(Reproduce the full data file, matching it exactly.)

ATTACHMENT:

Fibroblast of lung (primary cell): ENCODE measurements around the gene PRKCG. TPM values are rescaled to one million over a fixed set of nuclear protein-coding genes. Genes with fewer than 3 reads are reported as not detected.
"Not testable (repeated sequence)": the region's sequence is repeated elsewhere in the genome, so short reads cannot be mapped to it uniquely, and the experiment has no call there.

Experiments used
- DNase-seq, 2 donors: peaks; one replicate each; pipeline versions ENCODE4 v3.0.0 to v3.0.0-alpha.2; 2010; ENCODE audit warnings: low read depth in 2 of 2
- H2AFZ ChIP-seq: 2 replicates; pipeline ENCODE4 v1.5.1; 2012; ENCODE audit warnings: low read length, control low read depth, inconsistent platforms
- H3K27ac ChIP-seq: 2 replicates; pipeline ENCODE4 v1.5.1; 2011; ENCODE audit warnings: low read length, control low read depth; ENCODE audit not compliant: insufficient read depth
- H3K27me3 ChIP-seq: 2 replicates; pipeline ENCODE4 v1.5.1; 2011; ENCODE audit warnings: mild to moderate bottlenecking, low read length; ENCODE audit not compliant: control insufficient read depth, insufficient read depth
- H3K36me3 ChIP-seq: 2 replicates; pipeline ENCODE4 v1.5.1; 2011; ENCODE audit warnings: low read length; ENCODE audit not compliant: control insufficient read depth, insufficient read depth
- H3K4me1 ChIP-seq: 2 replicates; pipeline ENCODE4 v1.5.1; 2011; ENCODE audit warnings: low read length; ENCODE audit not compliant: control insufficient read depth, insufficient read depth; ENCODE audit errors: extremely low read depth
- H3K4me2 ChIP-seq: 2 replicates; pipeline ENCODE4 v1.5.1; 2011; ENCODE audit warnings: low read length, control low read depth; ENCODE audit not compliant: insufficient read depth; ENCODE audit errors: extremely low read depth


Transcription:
Fibroblast of lung (primary cell): ENCODE measurements around the gene PRKCG. TPM values are rescaled to one million over a fixed set of nuclear protein-coding genes. Genes with fewer than 3 reads are reported as not detected.
"Not testable (repeated sequence)": the region's sequence is repeated elsewhere in the genome, so short reads cannot be mapped to it uniquely, and the experiment has no call there.

Experiments used
- DNase-seq, 2 donors: peaks; one replicate each; pipeline versions ENCODE4 v3.0.0 to v3.0.0-alpha.2; 2010; ENCODE audit warnings: low read depth in 2 of 2
- H2AFZ ChIP-seq: 2 replicates; pipeline ENCODE4 v1.5.1; 2012; ENCODE audit warnings: low read length, control low read depth, inconsistent platforms
- H3K27ac ChIP-seq: 2 replicates; pipeline ENCODE4 v1.5.1; 2011; ENCODE audit warnings: low read length, control low read depth; ENCODE audit not compliant: insufficient read depth
- H3K27me3 ChIP-seq: 2 replicates; pipeline ENCODE4 v1.5.1; 2011; ENCODE audit warnings: mild to moderate bottlenecking, low read length; ENCODE audit not compliant: control insufficient read depth, insufficient read depth
- H3K36me3 ChIP-seq: 2 replicates; pipeline ENCODE4 v1.5.1; 2011; ENCODE audit warnings: low read length; ENCODE audit not compliant: control insufficient read depth, insufficient read depth
- H3K4me1 ChIP-seq: 2 replicates; pipeline ENCODE4 v1.5.1; 2011; ENCODE audit warnings: low read length; ENCODE audit not compliant: control insufficient read depth, insufficient read depth; ENCODE audit errors: extremely low read depth
- H3K4me2 ChIP-seq: 2 replicates; pipeline ENCODE4 v1.5.1; 2011; ENCODE audit warnings: low read length, control low read depth; ENCODE audit not compliant: insufficient read depth; ENCODE audit errors: extremely low read depth